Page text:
Summer 2014, Operation Protective Edge. Crazy days are upon the citizens of the State of Israel: running to shelters and protected areas and receiving news bulletins without end, and Eric Silberman, a 27 year old American Jew, chooses to come to Israel to change the direction of his life. “My mom always wanted me to study medicine. But while I was in Israel I decided to change directions and become a rabbi,” he says.
Silberman came to Israel for the Israel Government Fellows program at the Menachem Begin Heritage Center within the framework of Masa Israel Journey. He stayed in Israel for about a year and afterwards he debated whether to make aliyah to the Israel he fell in love with or to return to the United States, to his family and his friends to whom he is so close. He ultimately decided to combine the two – returing to his community but instead of continuing his studies in medicine, he chose to study rabbinics at Hebrew College. So far, this sounds like a too-well-known story, but Silberman, who is an observant Jew, is also openly gay.
Israel Government Fellows Graduation (Eric is the second person from the rigth)
Photo Credit: Menachem Begin Heritage Center
What makes a non-Israeli come to Israel in the midst of war and still feel a deep connection to the country?
“There is this concept of a triangle whose sides are am yisrael (the people of Israel), torat yisrael (the Torah), and eretz yisrael (the Land of Israel).” Silberman admits that he didn’t always pray or keep mitzvot, and he didn’t live in Israel, so “I wasn’t part of the Torah or the Land. I was only part of the people of Israel – and only because I’m Jewish.” He explains that he felt he had taken himself out of this triangle. “Even though I always identified as Jewish, I learned over time that if one wants to be part of ‘the people of Israel’ without being connected to another part of the triangle – that simply doesn’t work. You need all of it. So, I tried to build my own little triangle. It’s sad because many Jews in the United States only identify with the part that is the ‘people of Israel’ but they don’t have the Torah of Israel or the Land of Israel. And this is one of the things that motivated me to come to Israel.”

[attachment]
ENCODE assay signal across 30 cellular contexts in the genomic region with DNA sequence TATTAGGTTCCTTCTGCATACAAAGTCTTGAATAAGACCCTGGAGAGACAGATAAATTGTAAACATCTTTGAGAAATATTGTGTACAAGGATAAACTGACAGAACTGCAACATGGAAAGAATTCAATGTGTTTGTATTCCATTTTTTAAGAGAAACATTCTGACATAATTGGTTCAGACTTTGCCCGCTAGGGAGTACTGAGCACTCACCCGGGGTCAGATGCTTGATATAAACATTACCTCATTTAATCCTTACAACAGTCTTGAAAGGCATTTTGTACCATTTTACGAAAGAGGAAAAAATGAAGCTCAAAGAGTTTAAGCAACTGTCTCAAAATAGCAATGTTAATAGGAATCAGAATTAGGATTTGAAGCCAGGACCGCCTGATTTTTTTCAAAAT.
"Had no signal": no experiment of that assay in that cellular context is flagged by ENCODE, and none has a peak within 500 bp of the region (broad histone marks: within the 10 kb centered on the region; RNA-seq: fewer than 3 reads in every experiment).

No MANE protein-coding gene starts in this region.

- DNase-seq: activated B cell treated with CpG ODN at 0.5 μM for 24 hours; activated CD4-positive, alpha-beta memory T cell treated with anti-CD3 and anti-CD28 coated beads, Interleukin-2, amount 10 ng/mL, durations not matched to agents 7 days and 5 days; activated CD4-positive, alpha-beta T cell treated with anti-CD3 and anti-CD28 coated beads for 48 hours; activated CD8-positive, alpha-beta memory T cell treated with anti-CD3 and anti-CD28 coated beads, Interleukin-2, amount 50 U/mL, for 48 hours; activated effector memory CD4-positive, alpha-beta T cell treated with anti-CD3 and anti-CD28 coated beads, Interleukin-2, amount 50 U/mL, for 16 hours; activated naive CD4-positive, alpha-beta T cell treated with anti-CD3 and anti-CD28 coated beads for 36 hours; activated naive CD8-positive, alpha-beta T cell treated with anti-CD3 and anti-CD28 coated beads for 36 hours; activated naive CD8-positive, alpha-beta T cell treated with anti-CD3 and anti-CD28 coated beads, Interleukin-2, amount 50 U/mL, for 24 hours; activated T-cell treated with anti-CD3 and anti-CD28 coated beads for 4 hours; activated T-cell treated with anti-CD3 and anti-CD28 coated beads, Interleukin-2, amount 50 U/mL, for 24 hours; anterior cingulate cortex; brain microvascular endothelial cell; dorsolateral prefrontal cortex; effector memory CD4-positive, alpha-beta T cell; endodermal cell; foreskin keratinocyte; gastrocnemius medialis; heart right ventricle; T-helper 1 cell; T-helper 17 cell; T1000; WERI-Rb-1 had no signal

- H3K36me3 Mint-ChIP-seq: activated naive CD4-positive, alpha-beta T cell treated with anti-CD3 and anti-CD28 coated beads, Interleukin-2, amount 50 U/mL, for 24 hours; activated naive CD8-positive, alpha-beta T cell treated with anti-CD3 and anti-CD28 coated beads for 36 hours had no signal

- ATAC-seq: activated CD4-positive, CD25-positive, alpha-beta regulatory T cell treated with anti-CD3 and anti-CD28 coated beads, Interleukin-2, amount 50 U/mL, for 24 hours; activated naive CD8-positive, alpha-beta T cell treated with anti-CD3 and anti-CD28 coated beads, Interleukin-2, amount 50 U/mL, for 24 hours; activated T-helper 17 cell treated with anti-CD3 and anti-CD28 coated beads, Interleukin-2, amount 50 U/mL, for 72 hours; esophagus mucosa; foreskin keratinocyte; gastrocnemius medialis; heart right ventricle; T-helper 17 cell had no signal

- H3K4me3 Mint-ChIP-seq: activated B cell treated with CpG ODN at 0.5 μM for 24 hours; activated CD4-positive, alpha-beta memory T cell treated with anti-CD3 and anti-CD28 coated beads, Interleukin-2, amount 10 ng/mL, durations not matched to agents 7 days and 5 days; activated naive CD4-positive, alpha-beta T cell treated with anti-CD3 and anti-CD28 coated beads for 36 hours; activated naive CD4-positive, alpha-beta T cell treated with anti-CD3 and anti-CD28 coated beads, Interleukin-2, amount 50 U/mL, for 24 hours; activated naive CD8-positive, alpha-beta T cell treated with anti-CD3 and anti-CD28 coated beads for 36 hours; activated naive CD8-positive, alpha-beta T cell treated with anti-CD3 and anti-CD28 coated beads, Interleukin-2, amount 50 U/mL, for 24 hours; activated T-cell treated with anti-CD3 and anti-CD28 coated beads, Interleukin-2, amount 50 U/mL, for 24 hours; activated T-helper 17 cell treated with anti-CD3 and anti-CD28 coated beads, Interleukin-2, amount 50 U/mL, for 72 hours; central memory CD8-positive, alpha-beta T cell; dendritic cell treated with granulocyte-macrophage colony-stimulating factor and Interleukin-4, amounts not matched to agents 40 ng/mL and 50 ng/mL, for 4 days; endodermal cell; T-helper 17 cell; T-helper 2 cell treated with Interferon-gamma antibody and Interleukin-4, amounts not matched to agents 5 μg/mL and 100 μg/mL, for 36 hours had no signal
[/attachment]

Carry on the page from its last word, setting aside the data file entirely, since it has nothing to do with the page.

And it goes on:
And you weren’t afraid to arrive during a time of war?
“First of all, tickets to Israel were super cheap at that time. And the answer to your question is basically ‘no – I wasn’t afraid.’ I felt relatively safe because we had the Iron Dome, which worked really well, so it was fine.” Silberman explains that his decision stems from his desire to influence the different streams of Judaism and to produce greater openness towards all groups. For example, he wants to introduce the universal values of kindness and acceptance to the religion.
What caused that change?
"I had been in Israel twice before, once with my parents and once with Birthright. And I felt that there was something missing in my life, and I had to find it.” Silberman explains that Judaism doesn’t always manifest itself very prominently in his family. “My father’s father, for example, was raised Orthodox, but he raised his children in a Reform setting. They didn’t keep kosher outside the house, they didn’t go to Jewish school. Outside of Israel, it’s harder.” “While my mother doesn’t connect with any religious ceremony, she is extremely proud of being Jewish,” he adds.
“Halachah is Too Ancient.”
Silberman’s dream of being a ‘kosher’ rabbi can sound a little strange, even to secular friends who tell him that it’s not possible to be a gay rabbi. And that is, in his opinion, the central challenge facing Israel: “There are people here who are Jewish, but they don’t follow the pinciples of the Torah of Israel.” He explains that there are two opposing sides in Israel that refuse to engage in pluralistic discussion. “One side is the secular Jews, who don’t seem to have much connection to ‘Judaism.’ The other side is the haredim, who are stuck in their Judaism. As far as I can tell, the haredim don’t think creatively. They have a tremendous amount of knowledge in the 'Torah of Israel' but because they insist on going by the letter of the law, they lose ‘the people of Israel.’”
You identify as Reform. The Minister of Religion, David Azuli, said that Reform Jews don’t count as Jews.
“That’s obviously wrong. What I do think is that Reform Judaism in America is in trouble because they lay out as a premise that there is no Halacha. So, what does one do that makes one Jewish? However, I also think that someone who isn't observant is still Jewish.”